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Member postings for Michael Gilligan

Here is a list of all the postings Michael Gilligan has made in our forums. Click on a thread name to jump to the thread.

Thread: renovating a rotary table
04/04/2012 09:26:07

For info ...

I have just looked at the html for the page

That hyperlink in my previous post is at least 12 characters too long for the layout.

Could the site developers please look at allowing word-wrap for hyperlinks?

MichaelG.

04/04/2012 08:43:46

Ian,

If you decide to go the Excel route; this looks a good place to start

http://www.ameng.com.au/files/dividing%20head%20calculator%2040%20to%201%20ratio.xls

it is currently set for 40:1 and is protected ... but the instructions for changing the ratio are included.

MichaelG.

 

I see that the Adverts are intruding again ... Apologies if I caused that by pasting a long hyperlink.

Edited By Michael Gilligan on 04/04/2012 08:46:42

Edited By Michael Gilligan on 04/04/2012 08:51:21

Thread: Linear division in early 20th century
04/04/2012 08:04:04

Bazyle,

To this reader at least; your last posting seems rather contrary.

We still don't know the size & shape of the component, the number of holes, or the quantity in which it was to be made. All of these are relevant to the discussion ... so why the secrecy?

One point worth making: There is nothing special about "round figures in tenths of thousandths of inches [or mm]" ... there are plenty of base-units to choose from; fractions are just as valid as decimals; and polar co-ordinates are as valid as rectangular.

Consider the mounting-hole-pattern typically quoted for a NEMA 23 motor.

MichaelG.

03/04/2012 23:06:43

Bazyle,

Returning to your original question

Was there a specific item that you had in mind?

MichaelG.

03/04/2012 22:25:49

John,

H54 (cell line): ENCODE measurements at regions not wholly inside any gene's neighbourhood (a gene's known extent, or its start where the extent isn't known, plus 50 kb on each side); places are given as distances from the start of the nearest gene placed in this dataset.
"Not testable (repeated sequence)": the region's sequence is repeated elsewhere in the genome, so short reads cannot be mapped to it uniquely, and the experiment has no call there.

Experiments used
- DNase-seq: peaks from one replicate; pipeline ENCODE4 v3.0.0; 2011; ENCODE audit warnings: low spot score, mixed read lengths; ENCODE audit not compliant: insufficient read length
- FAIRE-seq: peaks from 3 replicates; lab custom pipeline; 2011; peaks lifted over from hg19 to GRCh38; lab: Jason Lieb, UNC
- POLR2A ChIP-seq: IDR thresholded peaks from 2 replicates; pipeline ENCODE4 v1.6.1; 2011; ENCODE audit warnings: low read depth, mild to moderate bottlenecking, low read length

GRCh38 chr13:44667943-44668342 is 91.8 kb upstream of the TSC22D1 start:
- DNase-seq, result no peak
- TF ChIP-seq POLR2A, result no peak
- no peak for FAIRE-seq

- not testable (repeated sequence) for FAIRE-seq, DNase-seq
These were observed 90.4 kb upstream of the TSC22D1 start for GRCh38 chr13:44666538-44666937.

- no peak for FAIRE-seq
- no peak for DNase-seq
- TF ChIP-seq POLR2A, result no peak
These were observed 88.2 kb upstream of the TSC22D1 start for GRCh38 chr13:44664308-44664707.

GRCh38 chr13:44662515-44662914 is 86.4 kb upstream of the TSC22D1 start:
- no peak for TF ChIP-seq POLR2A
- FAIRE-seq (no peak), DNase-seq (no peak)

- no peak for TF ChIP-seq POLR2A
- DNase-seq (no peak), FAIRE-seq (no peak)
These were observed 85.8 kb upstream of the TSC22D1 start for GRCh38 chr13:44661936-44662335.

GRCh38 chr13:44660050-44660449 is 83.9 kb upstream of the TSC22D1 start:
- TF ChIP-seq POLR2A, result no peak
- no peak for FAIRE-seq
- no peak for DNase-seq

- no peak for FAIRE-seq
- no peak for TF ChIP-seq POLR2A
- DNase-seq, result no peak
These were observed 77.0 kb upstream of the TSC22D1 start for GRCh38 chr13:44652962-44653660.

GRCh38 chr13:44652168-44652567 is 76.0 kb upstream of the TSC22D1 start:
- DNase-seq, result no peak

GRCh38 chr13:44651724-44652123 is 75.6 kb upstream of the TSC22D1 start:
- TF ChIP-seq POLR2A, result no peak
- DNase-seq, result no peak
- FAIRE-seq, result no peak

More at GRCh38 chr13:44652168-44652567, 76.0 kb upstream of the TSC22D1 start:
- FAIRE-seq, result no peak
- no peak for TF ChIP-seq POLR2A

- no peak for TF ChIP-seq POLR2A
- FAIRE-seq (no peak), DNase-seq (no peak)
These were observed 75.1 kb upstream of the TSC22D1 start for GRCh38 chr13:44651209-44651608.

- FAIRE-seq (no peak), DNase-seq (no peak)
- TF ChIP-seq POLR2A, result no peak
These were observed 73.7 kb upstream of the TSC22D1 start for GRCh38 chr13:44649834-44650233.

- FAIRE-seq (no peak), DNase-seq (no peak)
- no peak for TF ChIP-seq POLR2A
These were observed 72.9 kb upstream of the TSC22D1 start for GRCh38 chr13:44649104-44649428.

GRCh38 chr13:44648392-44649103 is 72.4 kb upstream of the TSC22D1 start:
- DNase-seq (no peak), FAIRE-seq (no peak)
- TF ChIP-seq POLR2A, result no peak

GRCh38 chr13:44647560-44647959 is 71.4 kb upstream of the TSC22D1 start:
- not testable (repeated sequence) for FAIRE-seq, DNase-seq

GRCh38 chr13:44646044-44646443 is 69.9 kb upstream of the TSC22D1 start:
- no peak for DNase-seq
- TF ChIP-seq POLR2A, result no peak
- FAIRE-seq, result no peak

Yes, you are right ... the problems were substantially solved.

What is interesting, and a little depressing, is how much of that knowledge has since been forgotten or ignored. That's why, every once in a while, we need to dig through the history.

MichaelG.

03/04/2012 20:58:16

Terry,

The full text of Jesse Ramsden's paper is available here: http:// http://www.fer3.com/arc/imgx/Text.pdf

and an excellent commentary, here: http://www.fer3.com/arc/imgx/Commentary-on-Jesse-Ramsdens.pdf

Both thanks to the expert Mr Morris

http://sextantbook.com/category/chasing-tenths-of-an-arcminute/

MichaelG.

03/04/2012 20:50:09

John,

Probably because it is interesting!

Please feel free to ignore my next post, where I shall reply to Terry regarding Jesse Ramsden [the 18th century Pioneer].

MichaelG

02/04/2012 21:45:41

Terry,

If you can find it ... "The Whitworth Measuring Machine" by Goodeve and Shelley is well worth reading.

Amongst other things, they note that: "The Millionth machine, as constructed, is rather a machine for comparison than simple measurement."
Whitworth's method of standardising the anvil pressure is fascinating, and very clever!
 
PMichaelG.

Edited By David Clark 1 on 03/04/2012 08:10:43

02/04/2012 21:31:05

Bazyle,

"hackuracy" is a great term ... it made me smile.

I think your local works would have either relied upon a leadscrew, or spaced it out with dividers.

For the benefit of future readers: It's worth mentioning that a Gaertner-style "effective pitch adjuster" could be used [for example] to convert a 26tpi leadscrew to 1mm pitch [or vice versa] ... very handy for those occasional jobs.

MichaelG.

02/04/2012 08:18:13

Bazyle,

http://www.practicalmachinist.com/vb/general/expiriments-leadscrew-lapping-218177/

is worth reading ... especially Posts #19 and #20

MichaelG.

Thread: Hobbymat sale?????
09/03/2012 19:23:28

I too received eMail from Lukas Walter [in Dublin], relating to my Milling Vice.

I was particularly impressed by his assurance of ... "pickup by my reputable shipping company's staff Sir Ashley Owen"

MichaelG.

Thread: How to repair a banjo
08/03/2012 08:03:25

Neil,

To answer your original question: